Did you know that diabetes affects the kidney? Diabetic nephropathy (diabetic kidney disease) is one of the important specific complications of diabetes. Around 30 to 50 percent of people with kidney failure are diabetics.
Uncontrolled high blood sugar for long period of time produces functional and later structural changes in the kidneys. But what is unfortunate is that the changes occurring in kidneys are not clinically obvious to the treating doctor. The symptom the patient shows is until the kidney function is severely affected and the disease has reached an irreversible stage.
One popular and appropriate way of detecting early kidney damage in diabetes is through urine test. Presence of albumin leak in urine is called albuminuria of proteinuria.
In routine urine examination will detect albuminuria. However, as there are no symptoms this is not given any clinical importance and often goes unnoticed without medical care. Albumunuria is a symptom of early diabetic kidney disease. Aggressive treatment should start at this time and the progression of the kidney damage could be delayed or arrested.
Regular and routine examination of urine will detect albumunura. However, there is another sensitive test for detection of microabluminuria. This test detects minute amounts of albumin leaked into the urine (microabluminuria).
Microabluminuria is a sign of early abnormalities of the blood vessels (endothelial dysfunction) and a forerunner of atherosclerosis (hardening of arteries). Therefore presence of albuminuria is an indication to aggressive treatment of cardiovascular risk factors.
So, could we delay or prevent diabetic kidney disease with the available tools of medical treatment. Most research studies have shown that adequate and long-term control of blood sugar, blood pressure and nutritional changes can help in preventing kidney disease. However, the efforts should start early in the life of people with diabetes.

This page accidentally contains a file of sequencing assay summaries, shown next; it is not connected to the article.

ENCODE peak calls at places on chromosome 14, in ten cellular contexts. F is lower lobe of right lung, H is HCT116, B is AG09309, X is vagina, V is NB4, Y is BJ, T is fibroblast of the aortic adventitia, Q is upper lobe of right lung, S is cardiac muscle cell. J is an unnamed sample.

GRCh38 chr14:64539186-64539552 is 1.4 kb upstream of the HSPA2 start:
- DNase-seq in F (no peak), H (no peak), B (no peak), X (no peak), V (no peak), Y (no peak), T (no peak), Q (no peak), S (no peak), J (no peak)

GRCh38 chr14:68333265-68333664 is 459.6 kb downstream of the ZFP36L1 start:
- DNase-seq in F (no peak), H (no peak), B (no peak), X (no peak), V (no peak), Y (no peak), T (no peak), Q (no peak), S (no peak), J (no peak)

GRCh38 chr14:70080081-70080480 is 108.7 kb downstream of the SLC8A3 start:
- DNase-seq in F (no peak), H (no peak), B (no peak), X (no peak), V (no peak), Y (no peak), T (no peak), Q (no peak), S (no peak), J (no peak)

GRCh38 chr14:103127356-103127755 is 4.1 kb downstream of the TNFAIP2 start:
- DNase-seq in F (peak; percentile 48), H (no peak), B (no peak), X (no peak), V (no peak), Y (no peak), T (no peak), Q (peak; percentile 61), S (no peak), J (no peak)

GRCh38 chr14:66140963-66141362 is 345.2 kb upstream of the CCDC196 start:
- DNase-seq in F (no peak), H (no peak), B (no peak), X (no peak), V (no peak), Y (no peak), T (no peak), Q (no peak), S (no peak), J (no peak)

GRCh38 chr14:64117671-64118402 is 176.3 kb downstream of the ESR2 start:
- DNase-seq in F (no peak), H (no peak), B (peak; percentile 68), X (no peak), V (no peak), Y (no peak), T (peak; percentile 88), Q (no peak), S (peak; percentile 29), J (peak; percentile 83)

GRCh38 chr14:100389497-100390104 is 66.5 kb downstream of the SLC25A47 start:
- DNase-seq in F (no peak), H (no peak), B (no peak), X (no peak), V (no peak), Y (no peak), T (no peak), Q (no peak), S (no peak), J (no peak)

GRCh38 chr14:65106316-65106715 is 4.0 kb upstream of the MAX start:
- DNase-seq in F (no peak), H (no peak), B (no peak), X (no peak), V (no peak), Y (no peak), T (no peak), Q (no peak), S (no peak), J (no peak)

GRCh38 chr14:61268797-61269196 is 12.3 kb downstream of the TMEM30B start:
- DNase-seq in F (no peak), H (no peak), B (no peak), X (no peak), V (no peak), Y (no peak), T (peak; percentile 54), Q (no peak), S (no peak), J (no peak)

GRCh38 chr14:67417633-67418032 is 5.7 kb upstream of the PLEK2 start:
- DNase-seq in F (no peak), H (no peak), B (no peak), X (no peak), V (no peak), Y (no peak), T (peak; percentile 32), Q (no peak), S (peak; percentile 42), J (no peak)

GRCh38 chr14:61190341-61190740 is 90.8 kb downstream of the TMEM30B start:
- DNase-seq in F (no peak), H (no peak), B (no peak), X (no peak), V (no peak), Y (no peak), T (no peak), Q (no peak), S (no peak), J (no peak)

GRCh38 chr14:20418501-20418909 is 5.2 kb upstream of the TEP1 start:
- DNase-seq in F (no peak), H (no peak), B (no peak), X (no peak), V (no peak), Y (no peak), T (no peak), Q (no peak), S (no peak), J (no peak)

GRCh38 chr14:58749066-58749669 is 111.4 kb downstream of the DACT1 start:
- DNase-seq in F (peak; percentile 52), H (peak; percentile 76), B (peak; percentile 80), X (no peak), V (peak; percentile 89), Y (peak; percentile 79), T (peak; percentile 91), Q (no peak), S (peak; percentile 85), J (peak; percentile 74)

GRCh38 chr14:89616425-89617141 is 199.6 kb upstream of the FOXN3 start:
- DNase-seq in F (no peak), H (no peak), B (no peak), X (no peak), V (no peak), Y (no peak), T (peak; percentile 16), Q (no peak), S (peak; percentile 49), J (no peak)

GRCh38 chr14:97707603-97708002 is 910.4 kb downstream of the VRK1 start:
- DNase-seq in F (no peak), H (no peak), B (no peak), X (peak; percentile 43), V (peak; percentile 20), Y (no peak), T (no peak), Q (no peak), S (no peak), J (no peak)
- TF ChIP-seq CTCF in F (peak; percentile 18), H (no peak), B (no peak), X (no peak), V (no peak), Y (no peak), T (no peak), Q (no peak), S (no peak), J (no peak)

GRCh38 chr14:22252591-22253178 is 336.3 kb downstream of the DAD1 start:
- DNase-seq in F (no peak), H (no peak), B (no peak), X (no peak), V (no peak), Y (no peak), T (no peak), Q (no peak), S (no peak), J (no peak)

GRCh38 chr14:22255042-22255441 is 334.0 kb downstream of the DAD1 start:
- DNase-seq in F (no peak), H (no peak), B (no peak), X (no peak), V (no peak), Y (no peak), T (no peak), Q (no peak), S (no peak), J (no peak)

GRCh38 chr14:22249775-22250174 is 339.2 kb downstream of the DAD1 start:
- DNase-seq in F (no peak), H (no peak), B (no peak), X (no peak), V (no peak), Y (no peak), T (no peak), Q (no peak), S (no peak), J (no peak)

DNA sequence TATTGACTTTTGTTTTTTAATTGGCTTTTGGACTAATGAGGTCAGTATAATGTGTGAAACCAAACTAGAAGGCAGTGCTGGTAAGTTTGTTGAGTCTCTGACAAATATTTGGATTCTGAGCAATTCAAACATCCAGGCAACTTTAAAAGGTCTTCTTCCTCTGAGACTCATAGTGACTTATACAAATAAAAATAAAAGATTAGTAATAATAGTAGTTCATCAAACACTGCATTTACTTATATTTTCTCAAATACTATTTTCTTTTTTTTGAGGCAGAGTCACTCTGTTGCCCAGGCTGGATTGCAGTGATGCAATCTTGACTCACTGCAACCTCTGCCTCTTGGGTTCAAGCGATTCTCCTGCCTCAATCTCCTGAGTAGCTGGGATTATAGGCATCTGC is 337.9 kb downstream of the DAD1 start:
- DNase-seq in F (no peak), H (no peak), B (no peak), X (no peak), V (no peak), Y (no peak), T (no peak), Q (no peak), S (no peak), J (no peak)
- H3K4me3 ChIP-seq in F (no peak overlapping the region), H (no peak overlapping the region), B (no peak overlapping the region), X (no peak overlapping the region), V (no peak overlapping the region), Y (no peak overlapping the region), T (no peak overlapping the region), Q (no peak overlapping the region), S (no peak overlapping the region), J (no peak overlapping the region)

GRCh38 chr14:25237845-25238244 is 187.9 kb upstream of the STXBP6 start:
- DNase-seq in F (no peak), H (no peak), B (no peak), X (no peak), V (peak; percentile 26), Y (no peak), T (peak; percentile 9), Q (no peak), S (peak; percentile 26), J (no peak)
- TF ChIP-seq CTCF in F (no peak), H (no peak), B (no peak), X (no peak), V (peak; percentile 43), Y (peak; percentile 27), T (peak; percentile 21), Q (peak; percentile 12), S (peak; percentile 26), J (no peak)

New classes of drugs used for treatment of hypertension are called angiotension-converting enzyme inhibitors. These agents were originally invented and used for treatment of hypertension. But they were found to be beneficial in preventing kidney disease in persons with diabetes, especially in patients who have albuminuria.
Other than the specific diabetes kidney disease, people with diabetes are also more prone to urinary tract infections. Chronic recurrent urinary tract infection is more common due to high blood sugar levels. Diabetes can also affect the nerves supplying the urinary bladder and produce abnormal bladder function (diabetes ystopathy). This can lead to deficient urinary evacuation and urinary retention. Therefore prevention of infections also helps in preventing kidney damage in diabetes.
So, remember, if you are a diabetic then have urine examination for albumin periodically to detect kidney disease.